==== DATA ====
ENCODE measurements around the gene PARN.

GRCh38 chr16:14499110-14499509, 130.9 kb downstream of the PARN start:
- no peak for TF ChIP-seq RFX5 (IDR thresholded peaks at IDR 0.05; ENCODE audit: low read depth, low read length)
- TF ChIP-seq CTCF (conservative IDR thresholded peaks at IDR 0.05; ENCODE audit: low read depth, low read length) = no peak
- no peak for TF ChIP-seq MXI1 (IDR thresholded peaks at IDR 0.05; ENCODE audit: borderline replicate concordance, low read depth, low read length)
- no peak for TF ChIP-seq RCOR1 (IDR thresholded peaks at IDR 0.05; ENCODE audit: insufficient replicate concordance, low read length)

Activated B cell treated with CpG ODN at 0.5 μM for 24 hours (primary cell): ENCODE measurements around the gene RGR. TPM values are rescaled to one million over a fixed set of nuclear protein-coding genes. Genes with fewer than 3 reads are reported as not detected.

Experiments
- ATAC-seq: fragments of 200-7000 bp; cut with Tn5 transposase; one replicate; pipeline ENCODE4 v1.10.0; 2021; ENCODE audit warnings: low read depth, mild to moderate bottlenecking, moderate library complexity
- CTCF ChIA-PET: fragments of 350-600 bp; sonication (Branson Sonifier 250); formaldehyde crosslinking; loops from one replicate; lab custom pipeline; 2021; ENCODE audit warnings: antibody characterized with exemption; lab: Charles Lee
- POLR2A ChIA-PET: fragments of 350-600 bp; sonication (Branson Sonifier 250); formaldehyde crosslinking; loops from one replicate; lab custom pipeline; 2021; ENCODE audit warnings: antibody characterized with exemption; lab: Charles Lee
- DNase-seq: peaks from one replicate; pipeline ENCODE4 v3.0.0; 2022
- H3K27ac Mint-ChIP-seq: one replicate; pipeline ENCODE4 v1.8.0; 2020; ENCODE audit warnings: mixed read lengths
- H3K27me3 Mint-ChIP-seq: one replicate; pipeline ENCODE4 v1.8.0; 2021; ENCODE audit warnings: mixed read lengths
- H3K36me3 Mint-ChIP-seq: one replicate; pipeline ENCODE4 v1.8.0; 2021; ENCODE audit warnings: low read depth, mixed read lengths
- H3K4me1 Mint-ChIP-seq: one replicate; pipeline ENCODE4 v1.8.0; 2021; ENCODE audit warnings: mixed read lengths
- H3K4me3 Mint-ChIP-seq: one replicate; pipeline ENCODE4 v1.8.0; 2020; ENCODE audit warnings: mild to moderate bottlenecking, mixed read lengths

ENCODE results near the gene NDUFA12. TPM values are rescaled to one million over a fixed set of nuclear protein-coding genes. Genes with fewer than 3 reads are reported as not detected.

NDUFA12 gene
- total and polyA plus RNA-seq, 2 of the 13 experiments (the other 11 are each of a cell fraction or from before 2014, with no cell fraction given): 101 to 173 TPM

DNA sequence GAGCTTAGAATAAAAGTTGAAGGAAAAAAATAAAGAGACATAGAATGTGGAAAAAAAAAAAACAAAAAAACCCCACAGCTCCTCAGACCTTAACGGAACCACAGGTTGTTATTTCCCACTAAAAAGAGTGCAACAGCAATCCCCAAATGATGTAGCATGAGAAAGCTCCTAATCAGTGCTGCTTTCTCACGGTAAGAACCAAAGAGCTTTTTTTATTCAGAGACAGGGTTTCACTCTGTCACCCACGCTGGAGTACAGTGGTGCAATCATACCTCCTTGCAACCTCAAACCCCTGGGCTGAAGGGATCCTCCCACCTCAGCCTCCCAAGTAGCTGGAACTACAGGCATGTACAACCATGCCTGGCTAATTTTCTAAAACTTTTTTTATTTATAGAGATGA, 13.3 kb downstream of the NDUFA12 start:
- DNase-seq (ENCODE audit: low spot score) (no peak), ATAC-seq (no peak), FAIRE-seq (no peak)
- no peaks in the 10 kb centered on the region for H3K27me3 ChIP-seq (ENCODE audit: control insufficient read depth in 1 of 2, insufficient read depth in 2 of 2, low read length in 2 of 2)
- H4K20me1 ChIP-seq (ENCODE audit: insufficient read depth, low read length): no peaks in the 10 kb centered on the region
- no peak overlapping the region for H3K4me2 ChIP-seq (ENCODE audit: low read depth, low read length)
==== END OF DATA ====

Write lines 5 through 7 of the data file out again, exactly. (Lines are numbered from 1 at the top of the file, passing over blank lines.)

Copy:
- no peak for TF ChIP-seq MXI1 (IDR thresholded peaks at IDR 0.05; ENCODE audit: borderline replicate concordance, low read depth, low read length)
- no peak for TF ChIP-seq RCOR1 (IDR thresholded peaks at IDR 0.05; ENCODE audit: insufficient replicate concordance, low read length)

Activated B cell treated with CpG ODN at 0.5 μM for 24 hours (primary cell): ENCODE measurements around the gene RGR. TPM values are rescaled to one million over a fixed set of nuclear protein-coding genes. Genes with fewer than 3 reads are reported as not detected.